Cash Bar in D.C.

People will pay to see this court battle. In fact, they're paying right now.

WASHINGTON, D.C.—The Supreme Court battle will be extremely expensive, perhaps $50 to $100 million. One group, Progress for America, spent $45 million on Bush's last presidential campaign. It already has committed $18 million for the Supreme Court fight. Much of the money will be used to influence moderate Republican senators and those senators the right wing deems to be wishy-washy when it comes to backing a conservative.

In many respects the campaign for a Supreme Court justice is a sort of election, with the members of the Senate being the electors who are influenced by their constituencies. One big difference is that most of the money used to win a seat on the Supreme Court does not have to be reported.

In fact, while many people may not know it, judges are often elected like any other politician. Thirty-nine states elect judges. In Pennsylvania it costs $1 million to win a judgeship. In Texas the price tag can top $2 million. In a November 1999 Frontlinereport, Bill Moyers delivered a devastating portrait of just how the U.S. buys its judges.

"People don't go pour money into campaigns because they want fair and impartial treatment," said Bob Gammage, a former Texas Supreme Court justice. "They pump money into campaigns because they want things to go their way."

Helen Lavelle, a media consultant who helps plot campaigns for judgeships, told Moyers, "We're in a system where elections can be bought."

Lawyers are the main group financing judgeship campaigns. Sheila Kaplan and Zoe Davidson report in The Nation that the tobacco industry, casinos, insurance companies, doctors, and the religious right are others that pump cash into electing judges.

Often lawyers who practice before a judge are at the heart of the action, pushing a candidate in the interests of a client, usually an industry group or individual company. Frontline captured one of these attorneys fawning at a fundraiser: "And I look forward to that first time that I'm standing before you, and I have to say, 'Your Honor.' I really am! That's going to be the greatest thrill!"

Lavelle put it bluntly: "Other people who are in my profession will be ready to kill me. I don't care. I don't. I think that the amount of money flowing around out there to get people judicial seats is obscene. It's unfair, and people are ending up with a chance to be on a bench who have no business being there. I really believe that we are in a system where elections can be bought. It's sad."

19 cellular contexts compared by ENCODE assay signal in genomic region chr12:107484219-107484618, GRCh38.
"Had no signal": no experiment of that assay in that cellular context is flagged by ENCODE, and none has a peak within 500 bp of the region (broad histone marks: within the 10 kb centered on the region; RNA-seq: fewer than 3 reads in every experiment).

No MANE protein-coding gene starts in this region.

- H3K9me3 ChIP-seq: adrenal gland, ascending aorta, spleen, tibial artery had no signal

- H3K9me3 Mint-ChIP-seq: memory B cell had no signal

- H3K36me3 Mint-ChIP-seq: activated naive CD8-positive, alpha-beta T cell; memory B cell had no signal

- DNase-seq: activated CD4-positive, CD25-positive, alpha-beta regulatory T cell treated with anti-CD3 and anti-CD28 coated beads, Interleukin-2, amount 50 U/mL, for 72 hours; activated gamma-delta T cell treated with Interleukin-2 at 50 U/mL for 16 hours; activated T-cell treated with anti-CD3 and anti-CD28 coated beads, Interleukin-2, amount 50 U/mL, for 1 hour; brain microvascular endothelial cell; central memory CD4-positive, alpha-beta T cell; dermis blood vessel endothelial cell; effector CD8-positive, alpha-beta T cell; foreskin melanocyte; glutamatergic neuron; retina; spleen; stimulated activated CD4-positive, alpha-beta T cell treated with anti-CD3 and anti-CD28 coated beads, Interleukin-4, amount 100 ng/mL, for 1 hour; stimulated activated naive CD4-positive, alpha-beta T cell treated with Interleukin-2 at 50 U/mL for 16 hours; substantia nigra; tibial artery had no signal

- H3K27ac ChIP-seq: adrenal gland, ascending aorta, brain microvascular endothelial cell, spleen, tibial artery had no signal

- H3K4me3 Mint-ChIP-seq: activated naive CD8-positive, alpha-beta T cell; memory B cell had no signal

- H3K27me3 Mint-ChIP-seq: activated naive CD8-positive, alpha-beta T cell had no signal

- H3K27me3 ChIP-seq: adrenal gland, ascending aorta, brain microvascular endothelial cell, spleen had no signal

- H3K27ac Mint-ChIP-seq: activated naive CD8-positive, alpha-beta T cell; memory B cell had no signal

On the same program, two Supreme Court justices talked frankly about money influencing the choice of judges. Some would say their comments would apply to the Supreme Court race.

"The campaign process itself does not easily adapt to judicial selection. Democracy is raucous, hurly-burly, rough-and-tumble," said Anthony Kennedy, the justice the right loves to hate. "This is a difficult world for a jurist, a scholarly, detached neutral person, to operate within. Now when you add the component of this mad scramble to raise money and to spend money, it becomes even worse for the obvious reason that we're concerned that there will be either the perception or the reality that judicial independence is undermined."

Stephen Breyer, a somewhat liberal member of the Court, added, "And independence doesn't mean you decide the way you want. Independence means you decide according to the law and the facts. Law and the facts do not include deciding according to campaign contributions. And if that's what people think, that threatens the institution of the judiciary. To threaten the institution is to threaten fair administration of justice and protection of liberty."

Kennedy elaborated: "This is serious because the law commands allegiance only if it commands respect. It commands respect only if the public thinks the judges are neutral." He added, "To begin with, we have to ask, is it fair for the electorate to try to shape the philosophy at all, without campaign contributions? Is this a proper function? I am concerned about that. I do not think that we should select judges based on a particular philosophy as opposed to temperament, commitment to judicial neutrality, and commitment to other more constant values as to which there is general consensus."


If George W. Bush feels compelled to pick a woman to replace Sandra Day O'Connor, there are four much discussed potential candidates:

EDITH JONES: Once referred to as "the Federalist Society pinup girl" and the "horsewoman of the right-wing apocalypse," Jones famously told a defense lawyer that his last-minute appeal in a death sentence case was ruining her cocktail hour.

Jones, appointed by Ronald Reagan to the Fifth Circuit Court of Appeals, has said she doubts that lawsuits result in social justice. She was Bush Sr.'s choice after David Souter, is thought to have business acumen, and is the female candidate with the most experience.

In Jones's view, the legal system has been corrupted. "The first 100 years of American lawyers," she told the Harvard Federalist Society, "were trained on Blackstone, who wrote that 'the law of nature, dictated by God himself, is binding in all counties and at all times; no human laws are of any validity if contrary to this; and such of them as are valid derive all force and all their authority from this original.' The Framers created a government of limited power with this understanding of the rule of law—that it was dependent on transcendent religious obligation."

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